The New Deal, arguably one of the forgotten eras of U.S. history, grew out of earlier, also largely erased reform efforts. The Grange Movement’s roots are in the mid-19th century when, after the Civil War, Midwestern farmers organized to oppose the monopolistic railroads and grain elevator companies that charged exorbitant rates to move their crops to market. At its peak, the Grange Movement had over 850,000 members in several states.
By the late 1800s the Farmers’ Alliance, another populist movement, fought back the robber barons. It grew to three million members, spreading the gospel of farmers’ co-ops, conservation, and mutual aid through a network of some 40,000 lecturers and organizers. The movement eventually led to the Populist Party, which garnered well over a million votes in the national election in 1892. Its platform included nationalizing the telegraph, telephone, and railroads, a graduated income tax, and “postal savings banks,” a solution often cited for today’s struggling postal service.
As the Farmers Alliance waned at the end of the century, muckrakers exposed Gilded Age injustice and corruption. Teddy Roosevelt won the presidency as a “trustbuster.” His successor, Woodrow Wilson, oversaw passage of the progressive income tax.
Following World War I, Wall Street went off the speculative deep end, bringing on the Great Depression. FDR’s New Deal revived many ideas of the early Progressives, including those of FDR’s cousin, Teddy.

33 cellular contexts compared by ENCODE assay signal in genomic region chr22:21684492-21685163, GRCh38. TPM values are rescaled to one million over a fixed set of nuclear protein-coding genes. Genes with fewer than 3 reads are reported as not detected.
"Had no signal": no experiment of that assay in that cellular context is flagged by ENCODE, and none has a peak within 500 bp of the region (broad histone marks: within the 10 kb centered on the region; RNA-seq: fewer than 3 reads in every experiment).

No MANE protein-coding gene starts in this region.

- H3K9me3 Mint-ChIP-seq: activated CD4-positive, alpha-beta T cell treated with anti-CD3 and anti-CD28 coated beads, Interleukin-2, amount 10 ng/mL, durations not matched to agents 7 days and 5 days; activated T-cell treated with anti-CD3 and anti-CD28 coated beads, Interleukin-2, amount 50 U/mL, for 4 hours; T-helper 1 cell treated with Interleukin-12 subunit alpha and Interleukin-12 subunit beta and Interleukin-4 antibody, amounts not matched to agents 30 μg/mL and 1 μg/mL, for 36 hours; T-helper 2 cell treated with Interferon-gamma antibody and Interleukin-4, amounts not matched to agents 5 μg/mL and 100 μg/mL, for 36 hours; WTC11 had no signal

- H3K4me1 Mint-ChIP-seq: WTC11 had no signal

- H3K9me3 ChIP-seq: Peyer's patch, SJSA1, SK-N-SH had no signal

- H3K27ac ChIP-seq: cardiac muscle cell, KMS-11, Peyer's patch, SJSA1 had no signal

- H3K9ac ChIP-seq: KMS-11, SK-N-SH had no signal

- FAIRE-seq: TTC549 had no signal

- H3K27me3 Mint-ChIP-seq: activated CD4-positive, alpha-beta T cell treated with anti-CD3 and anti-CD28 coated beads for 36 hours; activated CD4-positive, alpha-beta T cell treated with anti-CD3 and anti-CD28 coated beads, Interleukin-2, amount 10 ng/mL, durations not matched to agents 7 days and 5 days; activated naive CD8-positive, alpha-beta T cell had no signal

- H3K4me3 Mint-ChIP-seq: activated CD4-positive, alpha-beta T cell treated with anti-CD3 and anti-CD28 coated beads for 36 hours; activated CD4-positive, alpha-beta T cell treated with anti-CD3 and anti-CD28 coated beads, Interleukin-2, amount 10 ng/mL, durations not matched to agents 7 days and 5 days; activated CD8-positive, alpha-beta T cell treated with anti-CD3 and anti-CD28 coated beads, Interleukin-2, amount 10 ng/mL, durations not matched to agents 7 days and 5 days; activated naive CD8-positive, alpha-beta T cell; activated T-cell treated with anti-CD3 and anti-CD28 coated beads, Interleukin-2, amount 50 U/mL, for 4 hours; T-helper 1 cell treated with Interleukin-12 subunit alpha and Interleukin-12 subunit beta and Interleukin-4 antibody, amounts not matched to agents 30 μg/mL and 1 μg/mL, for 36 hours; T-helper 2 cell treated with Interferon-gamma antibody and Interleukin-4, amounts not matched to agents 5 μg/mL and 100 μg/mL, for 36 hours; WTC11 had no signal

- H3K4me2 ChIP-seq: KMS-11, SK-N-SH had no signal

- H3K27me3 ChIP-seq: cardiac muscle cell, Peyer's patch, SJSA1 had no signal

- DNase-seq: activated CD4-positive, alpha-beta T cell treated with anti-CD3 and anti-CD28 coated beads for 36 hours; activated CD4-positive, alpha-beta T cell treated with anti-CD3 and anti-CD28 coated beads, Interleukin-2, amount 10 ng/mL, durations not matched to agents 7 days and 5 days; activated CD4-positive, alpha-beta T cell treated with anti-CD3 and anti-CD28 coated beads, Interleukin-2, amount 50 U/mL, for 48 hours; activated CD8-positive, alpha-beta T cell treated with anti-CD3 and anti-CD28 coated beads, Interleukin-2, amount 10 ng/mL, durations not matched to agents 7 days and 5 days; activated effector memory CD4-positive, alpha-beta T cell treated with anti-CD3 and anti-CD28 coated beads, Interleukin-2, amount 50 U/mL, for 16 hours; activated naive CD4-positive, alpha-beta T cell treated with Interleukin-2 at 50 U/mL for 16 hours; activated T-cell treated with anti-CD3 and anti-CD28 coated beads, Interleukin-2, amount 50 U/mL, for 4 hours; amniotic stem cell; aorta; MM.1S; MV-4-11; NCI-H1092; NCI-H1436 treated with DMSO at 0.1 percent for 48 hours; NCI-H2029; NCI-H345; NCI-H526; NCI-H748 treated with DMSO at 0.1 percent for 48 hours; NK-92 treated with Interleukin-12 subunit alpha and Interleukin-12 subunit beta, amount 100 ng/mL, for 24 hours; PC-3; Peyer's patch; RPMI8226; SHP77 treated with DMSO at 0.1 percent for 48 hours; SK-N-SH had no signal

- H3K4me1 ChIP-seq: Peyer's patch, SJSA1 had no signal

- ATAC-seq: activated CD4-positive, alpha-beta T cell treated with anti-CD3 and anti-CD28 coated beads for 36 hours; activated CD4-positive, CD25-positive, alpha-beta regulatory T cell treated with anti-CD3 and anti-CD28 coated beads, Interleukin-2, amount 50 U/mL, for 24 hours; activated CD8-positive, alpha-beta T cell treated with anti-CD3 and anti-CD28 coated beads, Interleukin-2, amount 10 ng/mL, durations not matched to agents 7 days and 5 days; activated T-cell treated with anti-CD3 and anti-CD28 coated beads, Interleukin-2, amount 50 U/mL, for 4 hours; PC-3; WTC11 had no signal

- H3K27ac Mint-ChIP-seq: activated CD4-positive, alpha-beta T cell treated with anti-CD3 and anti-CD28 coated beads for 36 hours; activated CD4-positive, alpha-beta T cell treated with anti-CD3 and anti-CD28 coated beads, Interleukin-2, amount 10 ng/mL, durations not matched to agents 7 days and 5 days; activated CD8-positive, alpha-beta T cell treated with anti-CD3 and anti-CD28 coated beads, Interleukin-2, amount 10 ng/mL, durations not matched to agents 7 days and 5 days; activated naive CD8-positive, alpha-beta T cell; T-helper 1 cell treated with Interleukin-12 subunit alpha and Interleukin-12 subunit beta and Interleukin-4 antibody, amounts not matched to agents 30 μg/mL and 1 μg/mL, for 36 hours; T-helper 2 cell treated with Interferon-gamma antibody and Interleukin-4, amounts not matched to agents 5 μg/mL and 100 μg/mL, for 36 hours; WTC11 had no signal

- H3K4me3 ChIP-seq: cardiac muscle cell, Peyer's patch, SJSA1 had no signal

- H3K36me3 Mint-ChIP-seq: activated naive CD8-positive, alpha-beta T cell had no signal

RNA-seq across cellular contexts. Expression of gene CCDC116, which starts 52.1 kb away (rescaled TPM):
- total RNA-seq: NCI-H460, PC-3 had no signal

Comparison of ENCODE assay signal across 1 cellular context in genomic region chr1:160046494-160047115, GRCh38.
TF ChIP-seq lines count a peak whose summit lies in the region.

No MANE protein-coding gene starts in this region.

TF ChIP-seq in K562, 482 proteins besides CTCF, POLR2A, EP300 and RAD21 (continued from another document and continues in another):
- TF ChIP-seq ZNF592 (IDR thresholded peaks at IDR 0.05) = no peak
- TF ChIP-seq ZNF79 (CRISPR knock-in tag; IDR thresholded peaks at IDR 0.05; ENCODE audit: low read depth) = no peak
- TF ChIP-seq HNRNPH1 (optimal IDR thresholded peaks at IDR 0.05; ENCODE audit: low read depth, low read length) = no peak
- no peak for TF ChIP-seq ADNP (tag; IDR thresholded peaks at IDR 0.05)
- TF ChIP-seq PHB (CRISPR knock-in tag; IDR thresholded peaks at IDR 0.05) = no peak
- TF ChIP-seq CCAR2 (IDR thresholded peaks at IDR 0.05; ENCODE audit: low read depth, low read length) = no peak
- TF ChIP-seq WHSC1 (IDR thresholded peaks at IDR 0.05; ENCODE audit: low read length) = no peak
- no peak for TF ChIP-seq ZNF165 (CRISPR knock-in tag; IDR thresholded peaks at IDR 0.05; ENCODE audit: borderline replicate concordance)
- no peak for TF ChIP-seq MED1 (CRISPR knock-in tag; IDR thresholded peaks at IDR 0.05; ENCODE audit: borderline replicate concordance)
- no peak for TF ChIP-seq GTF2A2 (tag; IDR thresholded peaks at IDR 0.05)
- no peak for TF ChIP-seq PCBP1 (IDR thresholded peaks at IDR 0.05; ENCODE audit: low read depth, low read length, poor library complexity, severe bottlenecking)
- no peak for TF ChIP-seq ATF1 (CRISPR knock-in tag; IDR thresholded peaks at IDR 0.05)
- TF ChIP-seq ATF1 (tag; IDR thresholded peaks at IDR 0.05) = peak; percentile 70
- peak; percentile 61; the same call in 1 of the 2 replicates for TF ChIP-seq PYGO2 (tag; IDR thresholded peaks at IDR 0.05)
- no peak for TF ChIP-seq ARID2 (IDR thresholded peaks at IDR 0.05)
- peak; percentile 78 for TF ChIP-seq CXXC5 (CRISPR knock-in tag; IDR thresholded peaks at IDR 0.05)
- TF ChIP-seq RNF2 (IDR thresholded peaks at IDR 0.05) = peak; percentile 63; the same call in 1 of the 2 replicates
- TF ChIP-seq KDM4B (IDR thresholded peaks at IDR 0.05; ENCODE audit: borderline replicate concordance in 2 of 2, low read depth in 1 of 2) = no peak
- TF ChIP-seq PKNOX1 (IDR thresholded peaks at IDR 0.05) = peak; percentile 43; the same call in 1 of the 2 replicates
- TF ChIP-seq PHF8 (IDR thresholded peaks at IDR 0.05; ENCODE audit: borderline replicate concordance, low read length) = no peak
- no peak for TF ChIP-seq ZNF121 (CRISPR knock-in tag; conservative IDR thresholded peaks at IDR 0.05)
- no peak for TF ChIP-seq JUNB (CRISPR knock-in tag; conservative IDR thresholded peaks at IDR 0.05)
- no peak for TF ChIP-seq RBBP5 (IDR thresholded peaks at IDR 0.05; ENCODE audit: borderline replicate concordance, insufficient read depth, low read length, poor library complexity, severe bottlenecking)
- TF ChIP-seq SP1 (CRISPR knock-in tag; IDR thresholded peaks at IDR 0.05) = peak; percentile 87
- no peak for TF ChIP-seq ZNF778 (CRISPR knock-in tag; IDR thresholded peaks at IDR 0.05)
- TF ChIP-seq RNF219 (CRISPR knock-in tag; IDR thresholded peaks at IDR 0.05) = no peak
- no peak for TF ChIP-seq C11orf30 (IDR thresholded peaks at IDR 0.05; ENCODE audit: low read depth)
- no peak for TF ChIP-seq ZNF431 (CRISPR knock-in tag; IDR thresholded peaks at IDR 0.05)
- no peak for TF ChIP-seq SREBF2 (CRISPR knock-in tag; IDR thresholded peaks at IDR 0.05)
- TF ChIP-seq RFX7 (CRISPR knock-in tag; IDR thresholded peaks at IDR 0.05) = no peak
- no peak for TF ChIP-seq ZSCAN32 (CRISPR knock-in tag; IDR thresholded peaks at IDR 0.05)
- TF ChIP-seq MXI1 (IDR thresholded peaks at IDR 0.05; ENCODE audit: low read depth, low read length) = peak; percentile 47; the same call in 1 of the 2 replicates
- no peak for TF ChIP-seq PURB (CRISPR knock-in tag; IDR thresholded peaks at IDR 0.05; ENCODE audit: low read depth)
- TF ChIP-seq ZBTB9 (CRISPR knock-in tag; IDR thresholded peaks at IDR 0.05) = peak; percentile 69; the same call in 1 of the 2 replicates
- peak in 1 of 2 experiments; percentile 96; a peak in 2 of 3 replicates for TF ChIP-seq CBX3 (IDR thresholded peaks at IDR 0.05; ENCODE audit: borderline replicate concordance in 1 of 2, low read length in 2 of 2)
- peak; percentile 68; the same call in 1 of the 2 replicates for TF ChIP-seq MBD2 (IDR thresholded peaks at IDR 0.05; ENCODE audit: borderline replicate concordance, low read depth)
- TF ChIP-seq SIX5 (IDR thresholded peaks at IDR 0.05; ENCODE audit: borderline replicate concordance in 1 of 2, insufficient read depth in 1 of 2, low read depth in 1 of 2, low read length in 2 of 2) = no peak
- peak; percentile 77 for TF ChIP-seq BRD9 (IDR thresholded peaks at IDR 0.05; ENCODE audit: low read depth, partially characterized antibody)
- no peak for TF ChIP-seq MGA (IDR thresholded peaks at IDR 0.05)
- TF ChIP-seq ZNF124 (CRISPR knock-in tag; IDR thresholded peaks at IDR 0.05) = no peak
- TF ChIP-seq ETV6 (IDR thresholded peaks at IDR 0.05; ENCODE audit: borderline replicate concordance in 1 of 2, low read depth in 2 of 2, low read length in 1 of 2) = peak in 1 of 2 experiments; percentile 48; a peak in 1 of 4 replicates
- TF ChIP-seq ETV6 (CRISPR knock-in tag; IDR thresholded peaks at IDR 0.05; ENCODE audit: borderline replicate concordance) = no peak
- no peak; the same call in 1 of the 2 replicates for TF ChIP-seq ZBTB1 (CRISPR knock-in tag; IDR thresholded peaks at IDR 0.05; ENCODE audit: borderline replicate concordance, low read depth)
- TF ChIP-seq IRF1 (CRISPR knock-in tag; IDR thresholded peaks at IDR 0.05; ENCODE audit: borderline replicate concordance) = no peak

Labor’s gains in the 1930s came out of FDR’s push for legislation requiring collective bargaining. The National Labor Relations Act in 1935 gave workers the right to organize, providing a counterbalance to corporate power. Empowered, unions pressed for the progressive reforms that raised the standard of living for the middle class and provided some economic security to the elderly, disabled, and poor. Both Franklin and Eleanor Roosevelt were Grange members, and supported creation of a cooperative farm loan association to limit foreclosures. FDR’s “Second Bill of Rights” speech in 1944 posited that all humans have inherent economic rights.
The country’s turn to the Right in the 1980s and neoliberal austerity ever since gave tax cuts to corporations and the wealthy at the expense of the needy. Free market economics unleashed deregulation and moved to privatize the public sector. Union membership has fallen precipitously—thanks in part to so-called “right-to-work-laws.”
There are signs of resistance. The American Postal Workers Union has formed Grand Alliance Save our Public Postal Service. The National Trust for Historic Preservation, local activists, and city governments have sued the U.S. Postal Service over the sale of historic post offices to private developers. And millions of young people saddled with student debt are beginning to demand relief.
As history has shown, these are how reform movements start, and how Americans can come together again to address the biggest wealth gap since the Gilded Age.